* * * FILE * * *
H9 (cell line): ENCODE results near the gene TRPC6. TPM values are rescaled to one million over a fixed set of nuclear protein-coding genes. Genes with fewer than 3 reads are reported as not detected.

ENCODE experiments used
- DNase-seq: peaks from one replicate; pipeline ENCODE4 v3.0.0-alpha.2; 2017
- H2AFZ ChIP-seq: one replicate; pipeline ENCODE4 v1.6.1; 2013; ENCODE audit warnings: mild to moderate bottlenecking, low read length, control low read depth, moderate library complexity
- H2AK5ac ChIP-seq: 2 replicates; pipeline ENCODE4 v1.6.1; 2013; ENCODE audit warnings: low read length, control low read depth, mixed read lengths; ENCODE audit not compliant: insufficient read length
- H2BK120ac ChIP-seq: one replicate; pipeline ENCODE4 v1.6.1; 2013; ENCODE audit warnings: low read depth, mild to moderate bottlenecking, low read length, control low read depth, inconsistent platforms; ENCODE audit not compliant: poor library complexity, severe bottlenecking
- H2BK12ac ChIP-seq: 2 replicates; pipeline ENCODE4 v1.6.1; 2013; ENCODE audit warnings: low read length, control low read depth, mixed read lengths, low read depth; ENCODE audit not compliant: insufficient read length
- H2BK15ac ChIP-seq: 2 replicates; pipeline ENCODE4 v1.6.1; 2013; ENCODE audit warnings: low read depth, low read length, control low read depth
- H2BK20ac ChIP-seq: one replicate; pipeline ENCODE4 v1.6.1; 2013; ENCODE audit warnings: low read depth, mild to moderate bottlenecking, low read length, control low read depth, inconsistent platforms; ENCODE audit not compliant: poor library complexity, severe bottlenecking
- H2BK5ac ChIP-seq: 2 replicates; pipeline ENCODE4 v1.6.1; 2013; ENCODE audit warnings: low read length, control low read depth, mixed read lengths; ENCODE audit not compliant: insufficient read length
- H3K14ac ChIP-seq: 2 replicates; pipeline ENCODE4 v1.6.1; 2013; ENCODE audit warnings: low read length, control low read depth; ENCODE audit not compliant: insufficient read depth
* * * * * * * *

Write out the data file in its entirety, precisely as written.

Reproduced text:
H9 (cell line): ENCODE results near the gene TRPC6. TPM values are rescaled to one million over a fixed set of nuclear protein-coding genes. Genes with fewer than 3 reads are reported as not detected.

ENCODE experiments used
- DNase-seq: peaks from one replicate; pipeline ENCODE4 v3.0.0-alpha.2; 2017
- H2AFZ ChIP-seq: one replicate; pipeline ENCODE4 v1.6.1; 2013; ENCODE audit warnings: mild to moderate bottlenecking, low read length, control low read depth, moderate library complexity
- H2AK5ac ChIP-seq: 2 replicates; pipeline ENCODE4 v1.6.1; 2013; ENCODE audit warnings: low read length, control low read depth, mixed read lengths; ENCODE audit not compliant: insufficient read length
- H2BK120ac ChIP-seq: one replicate; pipeline ENCODE4 v1.6.1; 2013; ENCODE audit warnings: low read depth, mild to moderate bottlenecking, low read length, control low read depth, inconsistent platforms; ENCODE audit not compliant: poor library complexity, severe bottlenecking
- H2BK12ac ChIP-seq: 2 replicates; pipeline ENCODE4 v1.6.1; 2013; ENCODE audit warnings: low read length, control low read depth, mixed read lengths, low read depth; ENCODE audit not compliant: insufficient read length
- H2BK15ac ChIP-seq: 2 replicates; pipeline ENCODE4 v1.6.1; 2013; ENCODE audit warnings: low read depth, low read length, control low read depth
- H2BK20ac ChIP-seq: one replicate; pipeline ENCODE4 v1.6.1; 2013; ENCODE audit warnings: low read depth, mild to moderate bottlenecking, low read length, control low read depth, inconsistent platforms; ENCODE audit not compliant: poor library complexity, severe bottlenecking
- H2BK5ac ChIP-seq: 2 replicates; pipeline ENCODE4 v1.6.1; 2013; ENCODE audit warnings: low read length, control low read depth, mixed read lengths; ENCODE audit not compliant: insufficient read length
- H3K14ac ChIP-seq: 2 replicates; pipeline ENCODE4 v1.6.1; 2013; ENCODE audit warnings: low read length, control low read depth; ENCODE audit not compliant: insufficient read depth